THE UNIQUE POSITION of Moray with its higher than average military population has led to the region being invited to take part in a scheme aimed at easing the teacher recruitment crisis.
One of the main bars to teacher recruitment in Scotland has been the requirement for prospective new teaching staff who did not gain their qualification in Scotland to undergo further training.
That requirement will soon be at an end for Moray as the region has been invited to participate in a pilot scheme that would allow recruitment of teachers from among the 3000 service families living in the area – regardless of where they were trained.
The pilot scheme follows consultation with the GTCS on its rules, and will mean that subject to approval of the proposal by GTCS Council members next month, qualified teachers will be provisionally registered while they undergo the ‘top-up’ training that will enable their full registration in Scotland.
Welcoming the move last night was Moray Council’s chair of the education and young person’s committee, Councillor Anne Skene, who said: “This is a great opportunity for us to employ the teachers we know exist within our community.
“I commend the GTCS for this initiative – we already have a very close working relationship with our military communities, and I can only see this as strengthening that bond.”
As well as allowing the local authority to recruit from military families it opens up their recruitment drive to take in teachers who have qualified in any part of the United Kingdom. The GTCS said that it was keen to develop the pilot scheme with Moray because of its unique position in Scotland.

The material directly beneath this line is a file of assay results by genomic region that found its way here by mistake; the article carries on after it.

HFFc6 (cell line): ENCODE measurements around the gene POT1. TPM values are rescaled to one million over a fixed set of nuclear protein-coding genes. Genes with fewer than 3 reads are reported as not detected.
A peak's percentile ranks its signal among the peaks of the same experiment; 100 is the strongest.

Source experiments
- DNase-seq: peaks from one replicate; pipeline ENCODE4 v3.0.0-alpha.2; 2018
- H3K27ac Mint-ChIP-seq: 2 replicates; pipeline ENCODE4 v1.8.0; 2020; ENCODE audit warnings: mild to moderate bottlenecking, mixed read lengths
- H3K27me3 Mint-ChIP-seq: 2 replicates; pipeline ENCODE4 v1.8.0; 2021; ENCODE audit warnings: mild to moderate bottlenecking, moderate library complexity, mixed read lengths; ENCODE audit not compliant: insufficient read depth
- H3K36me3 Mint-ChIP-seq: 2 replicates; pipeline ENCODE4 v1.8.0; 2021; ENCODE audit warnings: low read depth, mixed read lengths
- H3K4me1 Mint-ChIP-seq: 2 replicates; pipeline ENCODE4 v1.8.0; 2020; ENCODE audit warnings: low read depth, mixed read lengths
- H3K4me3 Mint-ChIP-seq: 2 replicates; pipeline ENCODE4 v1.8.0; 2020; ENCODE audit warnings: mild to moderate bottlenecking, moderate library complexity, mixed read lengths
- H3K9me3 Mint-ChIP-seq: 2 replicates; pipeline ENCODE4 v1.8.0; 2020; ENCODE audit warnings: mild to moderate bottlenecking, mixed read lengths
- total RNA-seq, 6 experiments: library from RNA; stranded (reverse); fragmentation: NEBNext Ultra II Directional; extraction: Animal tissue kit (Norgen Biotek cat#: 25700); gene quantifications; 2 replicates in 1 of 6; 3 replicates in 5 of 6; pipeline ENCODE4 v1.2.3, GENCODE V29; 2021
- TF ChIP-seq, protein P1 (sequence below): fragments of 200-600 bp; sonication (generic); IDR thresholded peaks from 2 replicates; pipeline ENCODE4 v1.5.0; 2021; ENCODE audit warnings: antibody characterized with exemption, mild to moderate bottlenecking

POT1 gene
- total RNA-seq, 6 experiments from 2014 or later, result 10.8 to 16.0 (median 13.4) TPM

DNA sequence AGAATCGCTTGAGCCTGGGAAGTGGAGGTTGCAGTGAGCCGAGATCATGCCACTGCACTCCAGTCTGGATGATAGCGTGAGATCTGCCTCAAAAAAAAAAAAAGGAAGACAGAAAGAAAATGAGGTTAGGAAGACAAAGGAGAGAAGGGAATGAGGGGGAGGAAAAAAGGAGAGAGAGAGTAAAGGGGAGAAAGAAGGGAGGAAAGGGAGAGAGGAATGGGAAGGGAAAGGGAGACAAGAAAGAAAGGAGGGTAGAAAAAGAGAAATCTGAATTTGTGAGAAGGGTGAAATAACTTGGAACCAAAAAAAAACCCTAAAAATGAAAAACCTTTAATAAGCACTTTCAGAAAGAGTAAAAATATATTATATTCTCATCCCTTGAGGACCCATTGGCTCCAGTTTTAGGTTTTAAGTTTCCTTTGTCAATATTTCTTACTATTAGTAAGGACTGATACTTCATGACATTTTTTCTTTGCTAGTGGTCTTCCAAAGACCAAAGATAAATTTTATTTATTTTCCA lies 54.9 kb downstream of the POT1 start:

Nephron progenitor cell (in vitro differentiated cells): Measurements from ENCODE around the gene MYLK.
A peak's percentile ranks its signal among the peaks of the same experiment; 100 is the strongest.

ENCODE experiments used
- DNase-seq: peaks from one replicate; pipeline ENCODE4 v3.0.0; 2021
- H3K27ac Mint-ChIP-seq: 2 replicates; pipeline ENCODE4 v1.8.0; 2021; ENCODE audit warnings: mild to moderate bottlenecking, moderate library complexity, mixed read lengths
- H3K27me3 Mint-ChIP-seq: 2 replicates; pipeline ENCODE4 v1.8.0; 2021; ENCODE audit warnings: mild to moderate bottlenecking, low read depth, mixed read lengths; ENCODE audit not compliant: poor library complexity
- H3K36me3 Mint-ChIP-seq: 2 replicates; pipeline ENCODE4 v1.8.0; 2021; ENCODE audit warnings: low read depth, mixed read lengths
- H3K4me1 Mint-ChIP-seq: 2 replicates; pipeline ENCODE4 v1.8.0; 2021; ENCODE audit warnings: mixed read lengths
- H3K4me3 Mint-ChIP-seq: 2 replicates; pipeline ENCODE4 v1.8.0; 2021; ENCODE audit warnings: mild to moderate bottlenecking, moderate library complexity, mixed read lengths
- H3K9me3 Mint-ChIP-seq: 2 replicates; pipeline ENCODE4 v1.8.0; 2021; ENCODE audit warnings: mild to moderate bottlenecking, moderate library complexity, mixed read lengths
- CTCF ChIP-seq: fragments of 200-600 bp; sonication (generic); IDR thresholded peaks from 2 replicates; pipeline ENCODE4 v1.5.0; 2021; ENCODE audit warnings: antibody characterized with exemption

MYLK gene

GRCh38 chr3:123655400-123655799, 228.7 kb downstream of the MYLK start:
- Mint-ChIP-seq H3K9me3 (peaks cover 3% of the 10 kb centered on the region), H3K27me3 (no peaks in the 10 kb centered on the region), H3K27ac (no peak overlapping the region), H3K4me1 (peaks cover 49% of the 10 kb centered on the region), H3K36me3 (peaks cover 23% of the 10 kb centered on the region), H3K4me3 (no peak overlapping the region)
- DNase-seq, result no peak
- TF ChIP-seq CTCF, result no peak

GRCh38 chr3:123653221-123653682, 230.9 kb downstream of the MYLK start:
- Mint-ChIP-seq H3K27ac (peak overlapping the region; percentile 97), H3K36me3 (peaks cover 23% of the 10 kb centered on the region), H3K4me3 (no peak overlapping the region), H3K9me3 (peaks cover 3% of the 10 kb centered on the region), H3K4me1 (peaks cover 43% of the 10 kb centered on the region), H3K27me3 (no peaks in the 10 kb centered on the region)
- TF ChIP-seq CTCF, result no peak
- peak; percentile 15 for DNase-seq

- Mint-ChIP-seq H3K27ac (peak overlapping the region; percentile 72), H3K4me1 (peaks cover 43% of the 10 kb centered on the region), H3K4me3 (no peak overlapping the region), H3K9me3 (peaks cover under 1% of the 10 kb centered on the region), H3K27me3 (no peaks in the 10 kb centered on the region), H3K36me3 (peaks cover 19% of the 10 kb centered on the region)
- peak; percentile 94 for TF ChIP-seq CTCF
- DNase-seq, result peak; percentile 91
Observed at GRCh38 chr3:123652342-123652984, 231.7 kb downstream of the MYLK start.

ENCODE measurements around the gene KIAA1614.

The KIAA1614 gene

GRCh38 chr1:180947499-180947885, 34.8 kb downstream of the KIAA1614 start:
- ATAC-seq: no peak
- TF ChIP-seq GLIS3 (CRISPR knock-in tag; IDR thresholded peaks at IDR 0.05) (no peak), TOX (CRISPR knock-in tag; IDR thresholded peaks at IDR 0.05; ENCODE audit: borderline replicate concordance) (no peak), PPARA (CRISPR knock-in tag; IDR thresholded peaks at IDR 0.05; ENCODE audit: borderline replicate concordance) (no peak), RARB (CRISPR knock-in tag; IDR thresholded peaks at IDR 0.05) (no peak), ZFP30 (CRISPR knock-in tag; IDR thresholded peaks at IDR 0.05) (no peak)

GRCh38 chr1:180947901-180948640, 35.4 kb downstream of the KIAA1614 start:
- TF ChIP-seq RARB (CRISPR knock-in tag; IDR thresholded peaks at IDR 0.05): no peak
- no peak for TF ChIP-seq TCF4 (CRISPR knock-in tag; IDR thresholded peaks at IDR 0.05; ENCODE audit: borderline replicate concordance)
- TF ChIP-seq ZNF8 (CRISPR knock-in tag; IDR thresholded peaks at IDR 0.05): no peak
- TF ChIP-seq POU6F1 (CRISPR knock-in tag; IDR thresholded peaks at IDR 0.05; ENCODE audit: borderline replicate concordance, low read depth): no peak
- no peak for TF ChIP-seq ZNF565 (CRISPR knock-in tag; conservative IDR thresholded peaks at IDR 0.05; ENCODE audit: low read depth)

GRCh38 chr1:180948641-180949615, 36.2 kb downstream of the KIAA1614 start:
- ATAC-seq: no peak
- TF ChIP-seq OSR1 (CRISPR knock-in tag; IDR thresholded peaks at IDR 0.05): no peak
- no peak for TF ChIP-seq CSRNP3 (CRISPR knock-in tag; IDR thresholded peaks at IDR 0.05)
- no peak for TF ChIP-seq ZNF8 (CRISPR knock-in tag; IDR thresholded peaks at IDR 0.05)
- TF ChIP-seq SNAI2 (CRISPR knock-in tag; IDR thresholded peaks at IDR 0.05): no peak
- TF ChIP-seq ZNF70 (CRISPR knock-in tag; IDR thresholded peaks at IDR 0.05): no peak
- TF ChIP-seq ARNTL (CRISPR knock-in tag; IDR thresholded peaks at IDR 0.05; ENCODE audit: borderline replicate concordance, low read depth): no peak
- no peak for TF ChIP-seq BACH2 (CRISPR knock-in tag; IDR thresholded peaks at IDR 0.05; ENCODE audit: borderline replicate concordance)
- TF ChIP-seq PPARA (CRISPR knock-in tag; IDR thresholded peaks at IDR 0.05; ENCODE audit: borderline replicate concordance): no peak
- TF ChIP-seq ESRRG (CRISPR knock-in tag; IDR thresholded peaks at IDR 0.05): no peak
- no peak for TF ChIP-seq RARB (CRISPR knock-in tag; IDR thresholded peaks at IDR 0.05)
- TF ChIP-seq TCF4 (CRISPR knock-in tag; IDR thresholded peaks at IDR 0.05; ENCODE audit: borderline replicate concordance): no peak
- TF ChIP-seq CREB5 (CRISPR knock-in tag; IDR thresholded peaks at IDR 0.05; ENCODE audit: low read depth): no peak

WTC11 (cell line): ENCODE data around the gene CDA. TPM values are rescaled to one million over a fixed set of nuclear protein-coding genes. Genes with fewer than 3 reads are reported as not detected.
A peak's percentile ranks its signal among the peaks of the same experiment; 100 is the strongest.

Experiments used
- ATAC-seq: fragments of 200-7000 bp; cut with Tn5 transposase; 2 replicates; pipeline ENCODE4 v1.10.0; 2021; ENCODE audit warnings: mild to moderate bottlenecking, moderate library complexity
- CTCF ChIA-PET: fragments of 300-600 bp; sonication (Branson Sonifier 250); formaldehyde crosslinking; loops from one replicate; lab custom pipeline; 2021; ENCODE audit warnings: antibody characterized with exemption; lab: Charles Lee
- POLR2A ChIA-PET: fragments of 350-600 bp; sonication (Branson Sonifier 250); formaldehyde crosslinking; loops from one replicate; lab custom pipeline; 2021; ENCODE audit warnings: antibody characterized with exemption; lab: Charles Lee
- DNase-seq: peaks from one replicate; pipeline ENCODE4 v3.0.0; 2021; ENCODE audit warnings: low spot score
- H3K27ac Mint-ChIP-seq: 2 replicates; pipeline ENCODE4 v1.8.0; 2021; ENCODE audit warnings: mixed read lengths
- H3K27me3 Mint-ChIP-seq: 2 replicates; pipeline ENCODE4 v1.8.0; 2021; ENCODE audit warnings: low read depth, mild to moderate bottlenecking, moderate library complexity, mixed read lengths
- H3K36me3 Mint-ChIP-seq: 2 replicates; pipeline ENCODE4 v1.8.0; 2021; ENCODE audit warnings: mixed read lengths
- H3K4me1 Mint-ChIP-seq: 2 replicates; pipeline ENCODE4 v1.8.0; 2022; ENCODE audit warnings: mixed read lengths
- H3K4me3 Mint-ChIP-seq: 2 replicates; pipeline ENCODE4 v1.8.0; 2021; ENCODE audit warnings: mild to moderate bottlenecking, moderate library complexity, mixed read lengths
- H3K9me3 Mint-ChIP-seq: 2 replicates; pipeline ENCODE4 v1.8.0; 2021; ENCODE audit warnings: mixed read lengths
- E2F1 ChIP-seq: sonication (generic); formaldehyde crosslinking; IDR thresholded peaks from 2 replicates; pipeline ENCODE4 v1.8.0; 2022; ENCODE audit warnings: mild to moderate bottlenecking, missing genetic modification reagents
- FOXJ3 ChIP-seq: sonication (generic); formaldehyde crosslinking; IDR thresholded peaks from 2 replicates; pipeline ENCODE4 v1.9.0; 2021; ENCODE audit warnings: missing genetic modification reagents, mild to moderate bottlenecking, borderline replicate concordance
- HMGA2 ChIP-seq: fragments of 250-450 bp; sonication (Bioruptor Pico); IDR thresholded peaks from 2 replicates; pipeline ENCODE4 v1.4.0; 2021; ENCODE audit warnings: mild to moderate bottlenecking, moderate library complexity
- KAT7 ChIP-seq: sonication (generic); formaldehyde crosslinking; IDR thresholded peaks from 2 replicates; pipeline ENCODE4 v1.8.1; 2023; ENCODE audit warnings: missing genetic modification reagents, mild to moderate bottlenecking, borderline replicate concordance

Chief Executive Kenneth Muir commented: “We register over 350 teachers a year from England and many more from countries around the world but only if those teachers meet our registration standards.
“We accept that we could offer more flexibility in how we register teachers and this is why we undertook the recent consultation. There are a number of proposals we will put to our Council meeting in December for members’ approval which we think can offer more flexibility and better support local authorities like Moray.
“We are pleased to have such a constructive working relationship with Moray Council and look forward to building upon this in the months ahead.”
The Station Commander at RAF Lossiemouth, Group Captain Mark Chappell, was also delighted with a move that could see new opportunities for both RAF and Army family members.
He said: “There are a significant number of military spouses and partners who are teachers – this scheme would allow them to continue with their careers whilst their partners are stationed at RAF Lossiemouth.
“The proposal is of dual benefit; reducing the impact a rather nomadic military lifestyle on civilian teachers’ careers and helping reduce the shortfall in qualified teachers in the area. Our community support staff will work with Moray Council to encourage and support any members of our service families who wish to participate in the scheme.”
Director of Education and Social Care, Laurence Findlay, said he expects a good number to be ready for registration once the GTCS Council have approved the changes needed.
He said: “We have had lengthy discussions with the GTCS about the recruitment crisis facing some rural councils and we are working closely with GTCS on early preparatory work to identify the teachers who would be interested in the pilot should it be given approval by GTCS’ Council.
“This may well help resolve our problem and could provide a basis for further changes that assist other areas. There are likely to be about 12 who have told us they’re interested in committing to the pilot.
“They will undertake an assessment and should progress to provisional (conditional) registration from there.”